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Chasing Those Colorado Trout Blues Away

Chasing Those Colorado Trout Blues Away

For anglers willing to play the midwinter game of tiny trout flies and light tippets on the Yampa, Blue, Frying Pan and Taylor rivers, the epic fly-fishing for pig-sized rainbow trout can be nothing short of a miracle.

By Lynn Burkhead

The New Year has dawned, and for many anglers, any thoughts of fly-fishing for Colorado's boisterous trout seem to be light years away with Old Man Winter firmly in control.

But as some Centennial State anglers know, just because the snow is flying and there's little mercury showing on the thermometer, that doesn't mean the state's rainbow trout have quit eating, nor have they gone into hibernation for a long winter's nap.

In fact, on four of the state's prime tailwater trout streams - the Frying Pan, the Taylor, the Blue, and the Yampa - midwinter offers some of the hottest trout fishing of the year. Thanks to the presence of mysis shrimp and midges on these hallowed but nearly congealed waters, winter angling can be surprisingly good.

Be assured that midwinter trout fishing in Colorado can be a test of the will, thanks to frigid water and air temperatures, not to mention icy roads and foot-paths to trout streams. But for those willing to bundle up in layers of polypropylene, wool and fleece, and for those who are willing to adjust their angling tactics for the season at hand, the best advice I can give is this: Keep the digital camera handy!


When most people think of Summit County's high country during the dead of winter, their thoughts often turn to the nearby ski slopes of Arapahoe Basin, Breckenridge, Copper Mountain and Keystone.

But for those whose thoughts often turn to rainbow trout, don't overlook the sliver of water gurgling under I-70 as it ushers thousands of skiers into Summit County's winter playground. The Blue River tailwater, flowing through Silverthorne, provides wintertime trout fishing that can be every bit as epic as the nearby skiing.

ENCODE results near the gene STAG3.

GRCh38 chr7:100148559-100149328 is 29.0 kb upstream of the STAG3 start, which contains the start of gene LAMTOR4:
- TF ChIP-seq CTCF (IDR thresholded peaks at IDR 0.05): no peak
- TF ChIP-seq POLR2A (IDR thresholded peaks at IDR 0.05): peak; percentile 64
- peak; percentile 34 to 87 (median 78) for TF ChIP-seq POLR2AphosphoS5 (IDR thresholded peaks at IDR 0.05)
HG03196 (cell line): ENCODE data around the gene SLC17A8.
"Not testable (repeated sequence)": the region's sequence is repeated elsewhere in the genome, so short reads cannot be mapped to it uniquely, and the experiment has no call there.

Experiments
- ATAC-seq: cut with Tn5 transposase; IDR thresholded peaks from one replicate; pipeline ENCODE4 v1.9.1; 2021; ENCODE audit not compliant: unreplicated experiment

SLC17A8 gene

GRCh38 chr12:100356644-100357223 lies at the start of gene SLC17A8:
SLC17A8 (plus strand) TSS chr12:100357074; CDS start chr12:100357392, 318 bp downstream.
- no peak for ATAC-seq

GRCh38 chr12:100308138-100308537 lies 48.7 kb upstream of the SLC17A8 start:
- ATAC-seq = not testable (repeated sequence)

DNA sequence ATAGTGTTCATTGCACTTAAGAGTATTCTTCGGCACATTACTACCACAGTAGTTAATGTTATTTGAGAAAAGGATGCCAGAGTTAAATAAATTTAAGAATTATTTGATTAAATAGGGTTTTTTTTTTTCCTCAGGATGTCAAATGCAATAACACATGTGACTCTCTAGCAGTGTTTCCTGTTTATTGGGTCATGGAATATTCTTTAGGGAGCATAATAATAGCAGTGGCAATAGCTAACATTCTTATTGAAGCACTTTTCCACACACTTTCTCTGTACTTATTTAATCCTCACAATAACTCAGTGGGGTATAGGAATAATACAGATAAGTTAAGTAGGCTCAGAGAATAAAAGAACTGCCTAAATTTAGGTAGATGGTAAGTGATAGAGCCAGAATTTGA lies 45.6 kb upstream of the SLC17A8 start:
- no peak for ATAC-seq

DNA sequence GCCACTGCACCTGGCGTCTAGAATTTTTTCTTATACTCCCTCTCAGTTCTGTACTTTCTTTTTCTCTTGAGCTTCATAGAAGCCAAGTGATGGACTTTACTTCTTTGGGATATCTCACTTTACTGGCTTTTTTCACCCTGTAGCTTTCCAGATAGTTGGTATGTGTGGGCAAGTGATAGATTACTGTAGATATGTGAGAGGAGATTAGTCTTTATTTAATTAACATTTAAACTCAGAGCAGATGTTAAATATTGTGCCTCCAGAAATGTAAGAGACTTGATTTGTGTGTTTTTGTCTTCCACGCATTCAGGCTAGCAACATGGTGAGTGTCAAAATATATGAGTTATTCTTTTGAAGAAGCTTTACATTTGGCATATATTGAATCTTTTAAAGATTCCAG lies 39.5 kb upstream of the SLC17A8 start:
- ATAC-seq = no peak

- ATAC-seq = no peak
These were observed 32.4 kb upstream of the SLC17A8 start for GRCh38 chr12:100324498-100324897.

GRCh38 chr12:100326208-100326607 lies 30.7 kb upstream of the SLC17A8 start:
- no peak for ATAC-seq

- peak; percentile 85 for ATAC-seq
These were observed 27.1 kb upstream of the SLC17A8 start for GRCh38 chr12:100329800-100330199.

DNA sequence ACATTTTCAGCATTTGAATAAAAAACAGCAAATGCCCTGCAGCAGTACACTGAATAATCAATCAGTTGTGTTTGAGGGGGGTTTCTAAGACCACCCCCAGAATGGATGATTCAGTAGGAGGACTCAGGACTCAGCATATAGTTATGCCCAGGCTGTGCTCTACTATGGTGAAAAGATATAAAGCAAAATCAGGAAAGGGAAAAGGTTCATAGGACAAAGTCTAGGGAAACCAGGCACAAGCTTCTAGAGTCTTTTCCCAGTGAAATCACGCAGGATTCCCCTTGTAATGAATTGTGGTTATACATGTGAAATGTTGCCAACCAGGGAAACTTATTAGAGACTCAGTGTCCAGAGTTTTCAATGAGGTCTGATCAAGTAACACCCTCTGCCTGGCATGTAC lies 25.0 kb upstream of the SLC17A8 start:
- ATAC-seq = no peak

According to Mitch Vogt, manager and guide for Trapper Rudd's Cutthroat Anglers fly shop in Silverthorne, the Blue River shares one key commonality with its other Colorado tailwater cousins.

"The Taylor, the Frying Pan and the Blue are very similar in that they are mysis shrimp fisheries," Vogt said. "The water flows out from the dam and brings mysis shrimp into the river systems, which keeps the fish happy and full. The big rainbows sit in there and munch on these mysis shrimp and get full of protein, which causes some of them to grow to be very large."

But just because the Blue River's 'bows are eating plenty of shrimp cocktail, that doesn't mean the fishing is easy. "The Blue is right here in town, and some people think that just because it's right here and accessible, they'll have good luck," Vogt said. "The Blue is a very technical fishery with small mysis shrimp. Most of the time, you're sight-fishing for these larger fish in the various pools. (The conditions are challenging), especially in the wintertime when it stays very low and clear."

Photo by Tosh Brown

Skiers on the nearby slopes live for those epic Colorado powder days in which the snow is measured in feet, not inches. Believe it or not, some of the best fly-fishing on the Blue also occurs when the weatherman is working overtime.

"Some of the best fishing can occur in the worst weather conditions," Vogt said. "Even when it is dumping snow or rain, it can be some of the best times to fish the water."

Vogt urges anglers heading for the midwinter Blue to pack the tailwater one-two punch of a 5- or 6-weight fly rod that has enough backbone to land one of the river's big 'bows. "The rainbows are so big that you want to be able to land them without having to play them a long time," he said.

At the same time, keep in mind that 7- to 9-foot fluorocarbon leaders with delicate 6x, 7x and even 8x tippets are necessary to fool the Blue's highly educated rainbows. "Using rods that aren't super stiff is one key," Vogt said. "You want something to be able to pull and put pressure on them, but also something that is also going to save those light tippets. Landing them can be a little bit easier with a softer tip. You can play them out with it. There's no way you can horse an 8- to 10-pound rainbow in if he doesn't want to come in."

As for flies, Vogt suggests any kind of mysis shrimp pattern, including the locally tied Randy's Mysis pattern in Nos. 18-20. Other top winter patterns for the Blue River include Candy Canes, Miracle Nymphs, WD-40s, Black Beauties, Real Midges, Brooks Sprouts, and Parachute Adams flies in Nos. 20 and 22.